The vine mealybug, (Daugherty, 2013), is predominantly found in tropical and subtropical regions of the world. This species is commonly found throughout South Africa, the Mediterranean and Mexico. They have also been found in parts of Asia, Europe, California, Pakistan, and Israel. It is unclear which populations are native and which have been introduced to these regions. Transportation of contaminated nursery plant material and field equipment has allowed the vine mealybug species to rapidly spread out all over different regions of the world. They are difficult to see, and since they came into California in 1994 they have colonized 17 different counties, including the San Joaquin Valley, foothills of the Sierra Nevada, Central Coast, and North Coast vineyards.
Vine mealybugs live in colonies on different types of plants. They mostly live on subtropical and tropical plants for their fruit, but they are sometimes found in common weedy plants. They migrate up and down parts of the plant during different seasons of the year. This depends on the absence or presence of natural enemies, temperature and availability of food. They spend the winter months in colonies on the lower parts of the plant, under the bark or underground in the roots, living down to 30 cm underneath the ground. During the spring and summer months, they move upward on the plant. However, the largest portions of vine mealybugs live inside the trunk of the plant year round. (Vieux and Malan, 2013)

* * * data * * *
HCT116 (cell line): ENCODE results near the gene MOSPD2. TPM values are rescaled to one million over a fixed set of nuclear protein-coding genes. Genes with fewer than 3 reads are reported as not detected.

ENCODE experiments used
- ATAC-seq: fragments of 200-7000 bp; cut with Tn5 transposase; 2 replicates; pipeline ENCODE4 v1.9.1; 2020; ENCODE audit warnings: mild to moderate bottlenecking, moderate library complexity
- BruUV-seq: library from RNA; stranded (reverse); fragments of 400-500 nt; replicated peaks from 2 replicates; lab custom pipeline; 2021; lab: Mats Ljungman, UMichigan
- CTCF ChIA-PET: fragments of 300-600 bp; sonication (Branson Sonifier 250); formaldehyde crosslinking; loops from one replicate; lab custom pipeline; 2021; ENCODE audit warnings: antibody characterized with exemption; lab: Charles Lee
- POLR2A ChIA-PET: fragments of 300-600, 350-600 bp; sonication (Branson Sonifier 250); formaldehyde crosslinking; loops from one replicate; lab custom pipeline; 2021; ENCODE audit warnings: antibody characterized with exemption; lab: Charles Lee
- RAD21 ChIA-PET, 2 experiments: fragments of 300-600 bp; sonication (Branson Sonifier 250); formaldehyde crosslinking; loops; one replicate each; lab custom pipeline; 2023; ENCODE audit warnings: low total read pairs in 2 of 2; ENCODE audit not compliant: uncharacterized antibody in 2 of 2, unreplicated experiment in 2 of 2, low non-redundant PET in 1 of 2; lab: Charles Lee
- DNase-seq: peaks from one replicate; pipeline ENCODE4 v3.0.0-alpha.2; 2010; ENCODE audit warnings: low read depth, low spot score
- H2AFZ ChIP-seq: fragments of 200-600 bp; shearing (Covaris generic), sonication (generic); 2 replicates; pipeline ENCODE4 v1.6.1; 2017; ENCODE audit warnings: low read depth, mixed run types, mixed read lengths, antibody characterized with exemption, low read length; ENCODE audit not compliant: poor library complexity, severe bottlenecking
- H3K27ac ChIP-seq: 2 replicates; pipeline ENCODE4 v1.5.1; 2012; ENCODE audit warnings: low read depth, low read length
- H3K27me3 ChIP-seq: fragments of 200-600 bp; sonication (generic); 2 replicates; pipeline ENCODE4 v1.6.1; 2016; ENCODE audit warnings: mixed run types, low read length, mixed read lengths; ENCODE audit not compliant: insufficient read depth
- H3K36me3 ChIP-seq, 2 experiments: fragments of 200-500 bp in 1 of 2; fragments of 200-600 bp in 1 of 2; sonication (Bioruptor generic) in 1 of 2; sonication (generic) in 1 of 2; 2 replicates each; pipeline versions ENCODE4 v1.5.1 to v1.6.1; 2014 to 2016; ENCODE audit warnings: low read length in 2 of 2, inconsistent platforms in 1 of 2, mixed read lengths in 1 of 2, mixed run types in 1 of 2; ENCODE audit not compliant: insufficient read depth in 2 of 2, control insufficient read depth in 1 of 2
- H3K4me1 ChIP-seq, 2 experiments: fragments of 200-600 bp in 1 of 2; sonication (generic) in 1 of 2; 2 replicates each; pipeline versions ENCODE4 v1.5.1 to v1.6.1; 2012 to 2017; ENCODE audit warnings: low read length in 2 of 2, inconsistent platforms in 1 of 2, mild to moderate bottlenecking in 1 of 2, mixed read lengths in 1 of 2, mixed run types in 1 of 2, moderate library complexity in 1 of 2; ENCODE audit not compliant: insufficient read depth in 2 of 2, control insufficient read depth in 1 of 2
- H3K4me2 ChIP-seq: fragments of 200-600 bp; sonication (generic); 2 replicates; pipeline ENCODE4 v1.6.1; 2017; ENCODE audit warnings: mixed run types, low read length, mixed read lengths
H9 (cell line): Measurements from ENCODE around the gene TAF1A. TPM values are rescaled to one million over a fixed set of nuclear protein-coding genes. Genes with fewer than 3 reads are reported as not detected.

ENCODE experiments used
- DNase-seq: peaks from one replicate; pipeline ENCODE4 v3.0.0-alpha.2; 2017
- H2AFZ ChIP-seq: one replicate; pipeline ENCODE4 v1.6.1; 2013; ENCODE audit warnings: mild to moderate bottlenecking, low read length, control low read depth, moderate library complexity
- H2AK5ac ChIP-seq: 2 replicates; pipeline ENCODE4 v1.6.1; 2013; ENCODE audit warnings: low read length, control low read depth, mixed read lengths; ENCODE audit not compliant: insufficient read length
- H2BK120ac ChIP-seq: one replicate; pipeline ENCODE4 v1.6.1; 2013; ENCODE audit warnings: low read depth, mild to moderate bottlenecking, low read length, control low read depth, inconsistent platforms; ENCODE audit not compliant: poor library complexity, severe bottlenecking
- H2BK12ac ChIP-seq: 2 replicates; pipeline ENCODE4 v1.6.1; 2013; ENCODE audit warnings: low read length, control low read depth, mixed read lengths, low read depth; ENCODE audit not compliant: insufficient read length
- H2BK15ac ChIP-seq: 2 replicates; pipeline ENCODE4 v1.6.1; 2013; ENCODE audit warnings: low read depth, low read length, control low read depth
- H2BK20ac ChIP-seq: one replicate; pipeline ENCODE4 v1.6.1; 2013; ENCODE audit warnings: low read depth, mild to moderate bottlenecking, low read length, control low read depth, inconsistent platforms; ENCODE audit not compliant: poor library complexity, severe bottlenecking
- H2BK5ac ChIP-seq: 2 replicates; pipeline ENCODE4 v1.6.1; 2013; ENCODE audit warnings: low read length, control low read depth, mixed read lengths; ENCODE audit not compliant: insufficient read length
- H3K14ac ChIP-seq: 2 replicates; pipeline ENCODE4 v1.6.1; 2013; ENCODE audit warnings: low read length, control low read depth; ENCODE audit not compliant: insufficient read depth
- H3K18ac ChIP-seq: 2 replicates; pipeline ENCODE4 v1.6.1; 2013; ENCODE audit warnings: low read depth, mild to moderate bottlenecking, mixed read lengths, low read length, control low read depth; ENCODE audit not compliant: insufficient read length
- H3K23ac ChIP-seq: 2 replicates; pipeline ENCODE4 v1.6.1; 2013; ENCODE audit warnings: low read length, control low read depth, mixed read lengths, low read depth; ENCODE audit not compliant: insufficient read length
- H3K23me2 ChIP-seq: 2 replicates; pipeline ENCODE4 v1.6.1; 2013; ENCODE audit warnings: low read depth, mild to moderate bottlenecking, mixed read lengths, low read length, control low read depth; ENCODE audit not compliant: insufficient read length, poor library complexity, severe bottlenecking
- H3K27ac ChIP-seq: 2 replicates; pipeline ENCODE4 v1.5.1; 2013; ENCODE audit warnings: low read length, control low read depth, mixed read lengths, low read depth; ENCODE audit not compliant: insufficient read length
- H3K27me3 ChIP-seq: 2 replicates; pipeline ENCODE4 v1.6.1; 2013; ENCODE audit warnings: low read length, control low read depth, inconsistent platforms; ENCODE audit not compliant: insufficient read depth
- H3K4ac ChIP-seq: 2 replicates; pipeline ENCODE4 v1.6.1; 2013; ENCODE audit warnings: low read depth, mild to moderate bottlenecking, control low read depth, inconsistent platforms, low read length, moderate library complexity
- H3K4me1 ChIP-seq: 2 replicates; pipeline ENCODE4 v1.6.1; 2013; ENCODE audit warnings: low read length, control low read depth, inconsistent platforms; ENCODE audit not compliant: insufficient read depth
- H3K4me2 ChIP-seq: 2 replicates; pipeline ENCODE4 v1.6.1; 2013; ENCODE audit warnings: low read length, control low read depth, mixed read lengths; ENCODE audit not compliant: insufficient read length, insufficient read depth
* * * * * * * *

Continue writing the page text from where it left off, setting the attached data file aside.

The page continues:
The male and female vine mealybugs are different in appearance and in size. The females are much larger than the males, being approximately 4 mm in length, 2 mm wide and 1.5 mm thick. Females usually weigh 100 to 200 times more than the males. Females are segmented with a pink to slate-grey-colored appearance, and their body is covered in a fine white powdery wax layer. They have waxy hair-like extensions and a dark thin line of denuded wax running down the back of their body. They have no wings.